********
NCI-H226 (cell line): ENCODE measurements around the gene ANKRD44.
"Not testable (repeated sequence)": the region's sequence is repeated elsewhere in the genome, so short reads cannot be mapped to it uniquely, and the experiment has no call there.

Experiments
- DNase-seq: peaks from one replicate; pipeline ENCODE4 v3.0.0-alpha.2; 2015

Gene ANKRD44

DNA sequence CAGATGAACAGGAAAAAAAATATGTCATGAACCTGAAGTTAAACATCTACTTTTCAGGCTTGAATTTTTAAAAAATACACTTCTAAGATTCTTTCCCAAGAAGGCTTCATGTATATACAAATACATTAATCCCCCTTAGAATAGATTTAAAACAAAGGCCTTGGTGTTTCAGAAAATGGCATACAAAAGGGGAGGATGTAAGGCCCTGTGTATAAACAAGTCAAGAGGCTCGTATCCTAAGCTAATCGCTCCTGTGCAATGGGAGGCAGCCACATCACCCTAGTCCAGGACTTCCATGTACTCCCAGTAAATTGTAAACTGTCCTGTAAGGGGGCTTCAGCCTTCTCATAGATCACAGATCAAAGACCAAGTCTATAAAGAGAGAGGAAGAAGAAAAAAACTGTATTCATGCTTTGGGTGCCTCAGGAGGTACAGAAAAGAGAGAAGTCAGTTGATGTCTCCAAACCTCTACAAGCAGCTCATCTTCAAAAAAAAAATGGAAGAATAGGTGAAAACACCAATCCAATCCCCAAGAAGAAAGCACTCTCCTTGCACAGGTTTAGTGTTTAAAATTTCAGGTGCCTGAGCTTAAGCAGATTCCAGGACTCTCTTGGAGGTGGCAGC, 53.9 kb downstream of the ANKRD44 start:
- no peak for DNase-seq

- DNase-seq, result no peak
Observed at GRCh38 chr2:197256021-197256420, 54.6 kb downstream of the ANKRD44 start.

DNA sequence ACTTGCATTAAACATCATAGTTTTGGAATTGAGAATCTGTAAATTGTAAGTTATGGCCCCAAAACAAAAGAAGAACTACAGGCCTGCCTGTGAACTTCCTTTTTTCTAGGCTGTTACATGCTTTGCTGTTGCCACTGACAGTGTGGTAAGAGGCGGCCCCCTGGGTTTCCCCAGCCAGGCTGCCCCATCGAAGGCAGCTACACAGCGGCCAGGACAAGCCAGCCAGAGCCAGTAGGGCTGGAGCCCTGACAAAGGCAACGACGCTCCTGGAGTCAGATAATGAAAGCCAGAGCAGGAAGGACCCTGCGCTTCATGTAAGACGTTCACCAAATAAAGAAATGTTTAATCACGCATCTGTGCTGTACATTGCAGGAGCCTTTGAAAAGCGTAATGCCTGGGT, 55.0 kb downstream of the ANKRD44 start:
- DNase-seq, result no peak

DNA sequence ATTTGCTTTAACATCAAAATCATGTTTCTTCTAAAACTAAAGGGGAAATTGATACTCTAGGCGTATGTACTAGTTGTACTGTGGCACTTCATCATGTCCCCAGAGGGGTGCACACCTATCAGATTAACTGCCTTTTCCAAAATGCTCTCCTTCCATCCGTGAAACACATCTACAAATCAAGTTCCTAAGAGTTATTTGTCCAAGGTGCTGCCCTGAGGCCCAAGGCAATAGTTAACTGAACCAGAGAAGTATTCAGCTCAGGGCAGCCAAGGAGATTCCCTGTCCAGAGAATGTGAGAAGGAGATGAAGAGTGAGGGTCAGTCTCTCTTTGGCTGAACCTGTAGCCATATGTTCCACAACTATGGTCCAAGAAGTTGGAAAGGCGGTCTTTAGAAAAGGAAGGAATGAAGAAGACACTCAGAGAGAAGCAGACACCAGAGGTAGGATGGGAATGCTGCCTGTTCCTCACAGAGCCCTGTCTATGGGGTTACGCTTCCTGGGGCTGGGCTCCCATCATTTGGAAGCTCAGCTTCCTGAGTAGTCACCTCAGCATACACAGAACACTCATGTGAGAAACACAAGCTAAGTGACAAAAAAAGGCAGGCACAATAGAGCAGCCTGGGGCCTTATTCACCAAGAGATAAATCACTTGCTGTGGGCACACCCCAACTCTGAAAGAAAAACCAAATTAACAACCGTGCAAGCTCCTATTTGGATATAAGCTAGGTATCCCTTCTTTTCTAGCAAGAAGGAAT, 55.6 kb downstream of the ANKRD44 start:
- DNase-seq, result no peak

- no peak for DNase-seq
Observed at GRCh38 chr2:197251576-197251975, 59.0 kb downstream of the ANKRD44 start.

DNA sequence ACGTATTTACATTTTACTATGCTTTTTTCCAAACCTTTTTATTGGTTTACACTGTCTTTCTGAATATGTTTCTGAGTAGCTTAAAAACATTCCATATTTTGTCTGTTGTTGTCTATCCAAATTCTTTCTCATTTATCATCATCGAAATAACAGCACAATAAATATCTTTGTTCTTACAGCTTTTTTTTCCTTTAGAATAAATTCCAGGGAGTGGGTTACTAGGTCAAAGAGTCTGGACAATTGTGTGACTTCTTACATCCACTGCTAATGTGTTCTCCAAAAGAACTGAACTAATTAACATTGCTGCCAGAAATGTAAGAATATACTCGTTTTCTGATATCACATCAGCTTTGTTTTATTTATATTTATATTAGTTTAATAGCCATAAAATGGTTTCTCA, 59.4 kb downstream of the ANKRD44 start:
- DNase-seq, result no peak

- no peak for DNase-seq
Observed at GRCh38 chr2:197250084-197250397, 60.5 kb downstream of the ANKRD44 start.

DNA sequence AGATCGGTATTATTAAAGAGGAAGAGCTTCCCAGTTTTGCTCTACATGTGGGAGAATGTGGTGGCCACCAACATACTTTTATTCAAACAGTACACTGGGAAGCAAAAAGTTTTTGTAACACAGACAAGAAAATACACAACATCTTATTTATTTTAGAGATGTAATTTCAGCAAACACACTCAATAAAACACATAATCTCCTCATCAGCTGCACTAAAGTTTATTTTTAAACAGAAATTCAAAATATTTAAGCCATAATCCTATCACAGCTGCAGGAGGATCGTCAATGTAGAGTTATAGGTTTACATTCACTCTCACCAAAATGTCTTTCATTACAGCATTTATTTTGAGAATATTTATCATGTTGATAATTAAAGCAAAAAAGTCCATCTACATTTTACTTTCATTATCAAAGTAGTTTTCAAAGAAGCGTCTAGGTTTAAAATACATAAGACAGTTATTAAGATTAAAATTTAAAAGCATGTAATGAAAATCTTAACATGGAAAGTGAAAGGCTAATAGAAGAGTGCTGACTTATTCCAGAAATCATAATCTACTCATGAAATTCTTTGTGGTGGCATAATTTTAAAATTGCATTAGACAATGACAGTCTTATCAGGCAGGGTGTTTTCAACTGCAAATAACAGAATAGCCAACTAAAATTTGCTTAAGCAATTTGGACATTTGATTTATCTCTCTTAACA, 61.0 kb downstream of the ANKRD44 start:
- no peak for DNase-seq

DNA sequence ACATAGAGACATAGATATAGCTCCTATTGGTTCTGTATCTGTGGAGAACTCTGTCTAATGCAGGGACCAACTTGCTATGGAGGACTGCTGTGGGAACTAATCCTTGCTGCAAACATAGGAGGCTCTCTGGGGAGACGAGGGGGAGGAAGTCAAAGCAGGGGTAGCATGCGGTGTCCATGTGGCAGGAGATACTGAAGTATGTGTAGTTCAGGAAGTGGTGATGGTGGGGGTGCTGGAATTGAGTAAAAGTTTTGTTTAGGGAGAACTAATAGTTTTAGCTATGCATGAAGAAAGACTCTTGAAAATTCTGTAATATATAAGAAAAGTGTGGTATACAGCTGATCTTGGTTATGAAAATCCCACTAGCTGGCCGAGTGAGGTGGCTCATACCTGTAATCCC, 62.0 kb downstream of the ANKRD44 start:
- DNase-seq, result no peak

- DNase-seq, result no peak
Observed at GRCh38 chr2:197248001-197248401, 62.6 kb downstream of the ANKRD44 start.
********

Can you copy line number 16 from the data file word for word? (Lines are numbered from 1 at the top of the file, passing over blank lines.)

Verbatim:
DNA sequence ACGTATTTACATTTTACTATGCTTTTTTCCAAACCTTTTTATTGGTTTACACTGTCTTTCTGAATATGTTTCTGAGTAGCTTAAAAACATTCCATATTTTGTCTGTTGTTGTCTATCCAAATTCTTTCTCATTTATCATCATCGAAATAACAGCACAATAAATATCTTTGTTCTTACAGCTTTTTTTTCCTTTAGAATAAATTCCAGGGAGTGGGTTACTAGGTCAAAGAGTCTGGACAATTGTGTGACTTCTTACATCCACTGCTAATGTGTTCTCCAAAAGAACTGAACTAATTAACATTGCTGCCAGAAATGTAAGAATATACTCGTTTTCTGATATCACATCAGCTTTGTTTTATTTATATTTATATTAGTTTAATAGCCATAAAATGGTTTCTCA, 59.4 kb downstream of the ANKRD44 start: